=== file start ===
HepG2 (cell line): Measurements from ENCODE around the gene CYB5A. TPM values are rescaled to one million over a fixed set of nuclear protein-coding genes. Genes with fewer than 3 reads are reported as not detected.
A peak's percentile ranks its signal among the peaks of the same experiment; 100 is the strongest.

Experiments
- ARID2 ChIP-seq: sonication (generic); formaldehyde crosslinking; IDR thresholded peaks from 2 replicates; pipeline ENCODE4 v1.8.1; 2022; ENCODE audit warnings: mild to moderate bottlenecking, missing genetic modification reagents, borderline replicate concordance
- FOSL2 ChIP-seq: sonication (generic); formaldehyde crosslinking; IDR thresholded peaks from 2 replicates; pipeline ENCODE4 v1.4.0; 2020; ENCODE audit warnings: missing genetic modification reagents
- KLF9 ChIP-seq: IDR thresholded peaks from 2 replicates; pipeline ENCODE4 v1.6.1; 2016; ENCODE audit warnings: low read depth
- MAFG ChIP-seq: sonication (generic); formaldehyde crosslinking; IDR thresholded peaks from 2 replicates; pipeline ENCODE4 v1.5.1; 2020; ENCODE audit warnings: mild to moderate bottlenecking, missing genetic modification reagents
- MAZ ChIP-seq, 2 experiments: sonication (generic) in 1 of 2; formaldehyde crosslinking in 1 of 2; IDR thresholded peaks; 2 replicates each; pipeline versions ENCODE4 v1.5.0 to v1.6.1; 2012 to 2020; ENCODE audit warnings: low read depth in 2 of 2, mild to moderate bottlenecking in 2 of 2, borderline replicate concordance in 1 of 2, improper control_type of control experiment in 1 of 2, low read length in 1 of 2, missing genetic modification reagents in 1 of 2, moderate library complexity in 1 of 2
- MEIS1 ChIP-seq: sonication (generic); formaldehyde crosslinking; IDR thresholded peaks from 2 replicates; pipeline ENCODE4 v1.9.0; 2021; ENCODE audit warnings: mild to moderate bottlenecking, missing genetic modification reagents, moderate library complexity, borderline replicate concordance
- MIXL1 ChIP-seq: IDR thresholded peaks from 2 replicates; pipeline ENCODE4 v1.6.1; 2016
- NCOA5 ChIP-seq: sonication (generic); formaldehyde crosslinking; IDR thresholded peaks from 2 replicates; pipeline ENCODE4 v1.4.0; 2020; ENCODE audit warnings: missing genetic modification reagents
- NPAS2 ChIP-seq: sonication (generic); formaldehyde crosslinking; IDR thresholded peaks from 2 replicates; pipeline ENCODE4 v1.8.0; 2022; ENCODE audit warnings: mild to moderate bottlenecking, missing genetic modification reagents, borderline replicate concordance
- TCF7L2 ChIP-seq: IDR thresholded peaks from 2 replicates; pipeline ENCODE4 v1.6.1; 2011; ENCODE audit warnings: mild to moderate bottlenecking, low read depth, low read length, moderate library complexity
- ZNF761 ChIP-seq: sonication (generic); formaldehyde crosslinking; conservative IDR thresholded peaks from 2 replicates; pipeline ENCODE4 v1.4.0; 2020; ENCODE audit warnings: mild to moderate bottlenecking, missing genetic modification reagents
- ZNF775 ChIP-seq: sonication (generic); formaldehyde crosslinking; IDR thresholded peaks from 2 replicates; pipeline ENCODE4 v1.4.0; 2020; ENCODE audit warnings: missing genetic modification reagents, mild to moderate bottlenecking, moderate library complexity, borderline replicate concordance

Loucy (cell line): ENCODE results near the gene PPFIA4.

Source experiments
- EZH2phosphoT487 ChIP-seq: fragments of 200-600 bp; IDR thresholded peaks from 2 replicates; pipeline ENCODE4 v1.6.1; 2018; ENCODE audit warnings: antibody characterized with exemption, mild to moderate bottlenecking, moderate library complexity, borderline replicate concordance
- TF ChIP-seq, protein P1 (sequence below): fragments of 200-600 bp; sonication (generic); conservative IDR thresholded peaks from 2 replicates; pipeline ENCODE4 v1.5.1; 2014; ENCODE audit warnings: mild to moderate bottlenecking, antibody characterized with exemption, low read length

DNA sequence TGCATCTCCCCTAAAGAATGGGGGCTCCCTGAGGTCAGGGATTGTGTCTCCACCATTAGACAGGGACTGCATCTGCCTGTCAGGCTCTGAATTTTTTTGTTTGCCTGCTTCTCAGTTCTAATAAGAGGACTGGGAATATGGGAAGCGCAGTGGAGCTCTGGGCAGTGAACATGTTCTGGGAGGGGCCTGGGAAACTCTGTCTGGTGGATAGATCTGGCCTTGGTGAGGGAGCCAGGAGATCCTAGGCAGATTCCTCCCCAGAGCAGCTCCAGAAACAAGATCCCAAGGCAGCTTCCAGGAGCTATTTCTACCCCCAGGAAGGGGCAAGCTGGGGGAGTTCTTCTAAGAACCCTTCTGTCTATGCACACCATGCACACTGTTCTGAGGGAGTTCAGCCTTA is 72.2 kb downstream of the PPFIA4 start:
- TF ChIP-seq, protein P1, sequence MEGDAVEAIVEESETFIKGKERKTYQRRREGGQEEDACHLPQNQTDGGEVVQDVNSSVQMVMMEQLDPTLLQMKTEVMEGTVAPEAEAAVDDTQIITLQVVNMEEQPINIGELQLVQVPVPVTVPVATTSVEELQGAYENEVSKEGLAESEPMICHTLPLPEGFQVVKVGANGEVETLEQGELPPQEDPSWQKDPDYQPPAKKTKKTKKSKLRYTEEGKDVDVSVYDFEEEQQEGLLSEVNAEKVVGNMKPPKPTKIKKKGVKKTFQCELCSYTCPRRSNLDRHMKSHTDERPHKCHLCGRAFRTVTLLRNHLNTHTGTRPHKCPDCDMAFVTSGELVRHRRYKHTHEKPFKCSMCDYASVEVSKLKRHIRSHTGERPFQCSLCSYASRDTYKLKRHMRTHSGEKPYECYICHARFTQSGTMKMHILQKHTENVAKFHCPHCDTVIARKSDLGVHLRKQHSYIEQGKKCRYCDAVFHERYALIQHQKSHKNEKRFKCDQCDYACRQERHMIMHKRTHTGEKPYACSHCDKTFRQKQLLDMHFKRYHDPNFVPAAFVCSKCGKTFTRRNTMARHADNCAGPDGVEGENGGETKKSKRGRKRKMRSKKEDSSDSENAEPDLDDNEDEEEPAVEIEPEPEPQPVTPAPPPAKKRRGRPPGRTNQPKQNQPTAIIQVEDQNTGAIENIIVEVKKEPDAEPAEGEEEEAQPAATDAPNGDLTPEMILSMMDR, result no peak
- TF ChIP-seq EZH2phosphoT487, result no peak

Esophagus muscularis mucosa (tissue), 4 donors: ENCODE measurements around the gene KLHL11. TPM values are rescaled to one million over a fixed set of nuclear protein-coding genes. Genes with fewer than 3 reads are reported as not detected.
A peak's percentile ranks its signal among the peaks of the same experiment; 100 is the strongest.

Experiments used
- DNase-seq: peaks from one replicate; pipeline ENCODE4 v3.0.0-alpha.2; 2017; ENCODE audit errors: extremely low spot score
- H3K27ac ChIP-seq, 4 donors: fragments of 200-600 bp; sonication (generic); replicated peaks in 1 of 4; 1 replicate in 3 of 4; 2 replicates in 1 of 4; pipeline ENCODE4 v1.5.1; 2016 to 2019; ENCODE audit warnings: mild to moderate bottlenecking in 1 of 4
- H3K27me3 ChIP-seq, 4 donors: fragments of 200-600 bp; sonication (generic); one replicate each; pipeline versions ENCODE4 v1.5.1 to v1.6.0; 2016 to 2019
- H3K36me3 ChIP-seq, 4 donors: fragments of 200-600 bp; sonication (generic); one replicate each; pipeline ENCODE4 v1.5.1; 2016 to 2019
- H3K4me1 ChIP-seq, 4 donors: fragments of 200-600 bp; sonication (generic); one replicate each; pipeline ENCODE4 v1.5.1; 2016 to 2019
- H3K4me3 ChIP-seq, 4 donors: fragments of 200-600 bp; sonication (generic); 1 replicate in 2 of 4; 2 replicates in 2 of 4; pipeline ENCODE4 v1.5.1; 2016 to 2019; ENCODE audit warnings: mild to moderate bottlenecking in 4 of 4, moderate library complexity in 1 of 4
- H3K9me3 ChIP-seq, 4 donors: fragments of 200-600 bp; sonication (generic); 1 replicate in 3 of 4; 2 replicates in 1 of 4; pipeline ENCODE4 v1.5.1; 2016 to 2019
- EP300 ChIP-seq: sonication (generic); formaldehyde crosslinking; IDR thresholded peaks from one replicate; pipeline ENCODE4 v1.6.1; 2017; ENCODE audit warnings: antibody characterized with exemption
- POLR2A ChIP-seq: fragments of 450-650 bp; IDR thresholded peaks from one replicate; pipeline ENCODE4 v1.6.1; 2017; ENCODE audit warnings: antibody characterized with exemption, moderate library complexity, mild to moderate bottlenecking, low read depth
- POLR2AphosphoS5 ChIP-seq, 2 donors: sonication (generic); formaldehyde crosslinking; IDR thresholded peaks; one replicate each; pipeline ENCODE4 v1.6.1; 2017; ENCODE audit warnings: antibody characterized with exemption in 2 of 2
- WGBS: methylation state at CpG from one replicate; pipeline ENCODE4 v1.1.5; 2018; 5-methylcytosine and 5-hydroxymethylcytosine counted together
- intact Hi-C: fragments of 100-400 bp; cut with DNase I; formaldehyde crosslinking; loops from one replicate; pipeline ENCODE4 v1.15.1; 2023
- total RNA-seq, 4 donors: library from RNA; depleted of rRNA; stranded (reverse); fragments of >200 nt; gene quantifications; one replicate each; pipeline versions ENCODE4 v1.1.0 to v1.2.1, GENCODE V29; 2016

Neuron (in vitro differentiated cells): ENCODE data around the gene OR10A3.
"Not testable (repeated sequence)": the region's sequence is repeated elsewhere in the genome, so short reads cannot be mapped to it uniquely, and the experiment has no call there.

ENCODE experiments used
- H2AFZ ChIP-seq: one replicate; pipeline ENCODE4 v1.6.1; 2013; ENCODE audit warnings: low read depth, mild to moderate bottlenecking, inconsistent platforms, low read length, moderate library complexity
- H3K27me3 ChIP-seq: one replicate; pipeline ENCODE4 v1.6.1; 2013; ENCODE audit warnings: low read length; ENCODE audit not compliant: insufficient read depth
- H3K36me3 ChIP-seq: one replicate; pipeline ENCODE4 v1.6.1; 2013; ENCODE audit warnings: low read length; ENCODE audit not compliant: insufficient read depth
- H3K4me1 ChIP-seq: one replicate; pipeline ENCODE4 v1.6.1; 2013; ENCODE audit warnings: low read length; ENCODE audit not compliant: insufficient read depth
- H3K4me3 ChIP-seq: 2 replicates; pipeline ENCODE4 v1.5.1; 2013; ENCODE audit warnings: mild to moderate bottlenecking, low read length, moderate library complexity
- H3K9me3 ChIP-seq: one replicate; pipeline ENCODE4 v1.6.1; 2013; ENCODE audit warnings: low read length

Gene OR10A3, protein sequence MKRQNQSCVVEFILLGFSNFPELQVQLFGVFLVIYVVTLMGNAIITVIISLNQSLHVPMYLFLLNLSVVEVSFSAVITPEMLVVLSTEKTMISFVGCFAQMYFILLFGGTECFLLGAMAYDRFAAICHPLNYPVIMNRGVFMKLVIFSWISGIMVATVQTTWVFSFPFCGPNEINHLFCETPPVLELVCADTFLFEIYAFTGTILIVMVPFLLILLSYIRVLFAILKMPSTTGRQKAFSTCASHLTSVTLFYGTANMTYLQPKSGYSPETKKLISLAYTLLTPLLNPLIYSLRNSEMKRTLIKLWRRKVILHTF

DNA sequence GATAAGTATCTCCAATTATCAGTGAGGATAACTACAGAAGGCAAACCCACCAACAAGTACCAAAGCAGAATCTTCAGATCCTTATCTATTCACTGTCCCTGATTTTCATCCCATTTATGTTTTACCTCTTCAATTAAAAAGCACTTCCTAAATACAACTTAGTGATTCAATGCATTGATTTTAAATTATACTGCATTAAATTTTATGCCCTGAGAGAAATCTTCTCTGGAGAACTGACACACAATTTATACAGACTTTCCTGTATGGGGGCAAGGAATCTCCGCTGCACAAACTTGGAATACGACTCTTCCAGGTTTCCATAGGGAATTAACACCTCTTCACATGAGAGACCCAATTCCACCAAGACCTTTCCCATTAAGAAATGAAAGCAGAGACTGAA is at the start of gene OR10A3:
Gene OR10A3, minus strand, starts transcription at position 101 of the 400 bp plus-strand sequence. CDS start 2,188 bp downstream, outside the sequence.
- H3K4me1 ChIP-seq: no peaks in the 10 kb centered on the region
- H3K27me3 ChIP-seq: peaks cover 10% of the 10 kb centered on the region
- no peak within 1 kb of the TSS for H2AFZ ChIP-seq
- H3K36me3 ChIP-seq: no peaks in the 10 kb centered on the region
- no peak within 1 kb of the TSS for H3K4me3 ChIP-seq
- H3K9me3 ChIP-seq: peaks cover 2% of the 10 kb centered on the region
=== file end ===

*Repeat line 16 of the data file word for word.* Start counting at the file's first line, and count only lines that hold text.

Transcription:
Loucy (cell line): ENCODE results near the gene PPFIA4.